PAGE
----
The egg tempera painting technique is more than several centuries old. Egg tempera paint is water-soluble and fast-drying. A thin layer of paint can dry within minutes into a translucent film. It's generally not as transparent as watercolours or as opaque as gouache but can be made to appear so with the right mixture, technique, and application. Unlike oil paint, the dried egg tempera film does not yellow or darken with age; however, it tends to be brittle.
Traditionally, egg tempera was made by mixing powdered pigments with a binder made of distilled water and egg emulsion. The egg emulsion was made with either egg whites, egg yolks, or whole eggs. Later recipes added drying oils and damar varnish to improve the handling properties and resistance to cracking. The disadvantage of using drying oils, like linseed oil, is that they cause yellowing. Due to the inherent lack of plasticity, rigid support is recommended where thick layers of paints are used. Once dry, the egg tempera paint film is water-resistant and has a matte finish. The matte finish can be polished with a silk pad to increase transparency and brilliancy or varnished to resemble an oil painting.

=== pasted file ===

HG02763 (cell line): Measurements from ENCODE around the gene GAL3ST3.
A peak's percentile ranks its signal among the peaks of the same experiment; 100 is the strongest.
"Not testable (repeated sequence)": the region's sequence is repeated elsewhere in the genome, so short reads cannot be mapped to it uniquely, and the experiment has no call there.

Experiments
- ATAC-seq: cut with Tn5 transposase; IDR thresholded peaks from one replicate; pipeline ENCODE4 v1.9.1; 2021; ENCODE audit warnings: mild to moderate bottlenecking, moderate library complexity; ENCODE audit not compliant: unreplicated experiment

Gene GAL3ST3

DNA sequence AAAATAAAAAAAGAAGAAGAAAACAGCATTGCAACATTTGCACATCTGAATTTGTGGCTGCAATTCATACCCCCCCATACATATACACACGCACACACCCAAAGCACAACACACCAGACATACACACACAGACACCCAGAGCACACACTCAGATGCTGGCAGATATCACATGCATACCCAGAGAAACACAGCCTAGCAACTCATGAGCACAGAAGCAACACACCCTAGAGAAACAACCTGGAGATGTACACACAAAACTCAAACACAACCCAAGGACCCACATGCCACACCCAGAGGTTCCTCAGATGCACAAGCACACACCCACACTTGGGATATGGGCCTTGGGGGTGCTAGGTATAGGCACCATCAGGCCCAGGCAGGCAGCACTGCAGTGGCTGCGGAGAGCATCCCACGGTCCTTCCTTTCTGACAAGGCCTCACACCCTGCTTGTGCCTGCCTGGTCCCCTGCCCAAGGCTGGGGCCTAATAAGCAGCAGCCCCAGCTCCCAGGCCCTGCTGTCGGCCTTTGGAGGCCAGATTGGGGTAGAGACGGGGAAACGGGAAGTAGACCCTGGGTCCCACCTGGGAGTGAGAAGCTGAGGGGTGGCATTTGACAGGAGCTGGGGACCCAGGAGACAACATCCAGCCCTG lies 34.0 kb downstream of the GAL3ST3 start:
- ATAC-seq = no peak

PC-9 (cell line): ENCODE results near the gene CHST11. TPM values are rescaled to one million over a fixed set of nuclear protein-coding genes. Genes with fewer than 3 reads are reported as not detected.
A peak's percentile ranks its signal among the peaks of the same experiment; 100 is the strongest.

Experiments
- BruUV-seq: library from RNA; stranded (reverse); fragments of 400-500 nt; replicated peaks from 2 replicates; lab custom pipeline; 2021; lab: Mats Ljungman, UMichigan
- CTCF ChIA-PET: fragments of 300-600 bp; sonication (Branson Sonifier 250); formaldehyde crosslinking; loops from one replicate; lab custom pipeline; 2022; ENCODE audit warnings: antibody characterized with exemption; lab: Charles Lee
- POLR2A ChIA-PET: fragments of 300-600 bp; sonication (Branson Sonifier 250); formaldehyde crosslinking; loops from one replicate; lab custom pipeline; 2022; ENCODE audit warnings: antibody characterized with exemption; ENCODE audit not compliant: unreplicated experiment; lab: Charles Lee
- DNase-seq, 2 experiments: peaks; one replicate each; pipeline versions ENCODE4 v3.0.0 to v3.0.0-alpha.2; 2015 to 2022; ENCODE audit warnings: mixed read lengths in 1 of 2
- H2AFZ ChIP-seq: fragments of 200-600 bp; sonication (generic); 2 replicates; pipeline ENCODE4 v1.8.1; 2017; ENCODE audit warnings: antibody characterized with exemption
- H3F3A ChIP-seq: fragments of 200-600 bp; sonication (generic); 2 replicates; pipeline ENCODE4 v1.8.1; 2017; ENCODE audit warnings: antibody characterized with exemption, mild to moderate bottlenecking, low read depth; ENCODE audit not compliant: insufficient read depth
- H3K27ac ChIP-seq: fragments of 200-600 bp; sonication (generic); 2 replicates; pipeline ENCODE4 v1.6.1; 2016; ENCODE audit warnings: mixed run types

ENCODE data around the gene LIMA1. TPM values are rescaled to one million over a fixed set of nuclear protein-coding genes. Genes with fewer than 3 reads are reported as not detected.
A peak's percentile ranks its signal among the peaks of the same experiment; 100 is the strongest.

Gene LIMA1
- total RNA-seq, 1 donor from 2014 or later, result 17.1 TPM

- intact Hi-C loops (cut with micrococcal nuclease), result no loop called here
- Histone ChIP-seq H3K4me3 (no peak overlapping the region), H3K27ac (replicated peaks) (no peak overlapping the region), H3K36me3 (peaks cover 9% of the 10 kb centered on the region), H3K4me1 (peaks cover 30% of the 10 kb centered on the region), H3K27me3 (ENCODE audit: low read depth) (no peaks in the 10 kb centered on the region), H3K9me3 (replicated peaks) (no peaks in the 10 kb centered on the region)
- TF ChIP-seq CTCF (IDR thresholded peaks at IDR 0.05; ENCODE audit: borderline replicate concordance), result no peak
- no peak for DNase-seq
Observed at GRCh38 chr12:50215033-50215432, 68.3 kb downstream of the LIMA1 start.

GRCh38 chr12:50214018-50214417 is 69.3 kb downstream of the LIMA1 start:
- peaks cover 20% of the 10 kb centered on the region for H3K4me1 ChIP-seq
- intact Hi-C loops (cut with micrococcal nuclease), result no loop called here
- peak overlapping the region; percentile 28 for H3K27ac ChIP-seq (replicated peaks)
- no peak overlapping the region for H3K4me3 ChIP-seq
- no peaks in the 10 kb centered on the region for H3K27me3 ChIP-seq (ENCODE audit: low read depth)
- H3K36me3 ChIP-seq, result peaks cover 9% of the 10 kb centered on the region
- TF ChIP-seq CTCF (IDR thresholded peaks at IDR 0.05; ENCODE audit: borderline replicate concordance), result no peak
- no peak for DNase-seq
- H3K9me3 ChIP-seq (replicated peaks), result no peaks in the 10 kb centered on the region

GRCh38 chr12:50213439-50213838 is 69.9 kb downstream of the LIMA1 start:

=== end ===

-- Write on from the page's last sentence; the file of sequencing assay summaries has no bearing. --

A prepared egg tempera emulsion cannot be stored for long even in a refrigerator. Simple egg tempera paint can be made by mixing watercolour paint, distilled water, and egg-yolk emulsion in equal proportions. A drop of vinegar can be added to stop it from going bad quickly but will cause brittleness of the paint film. An egg emulsion can no longer be used when it begins to decompose. Today, egg tempera paints are available commercially in tubes doing away with the fuss of preparation and concerns over shelf life.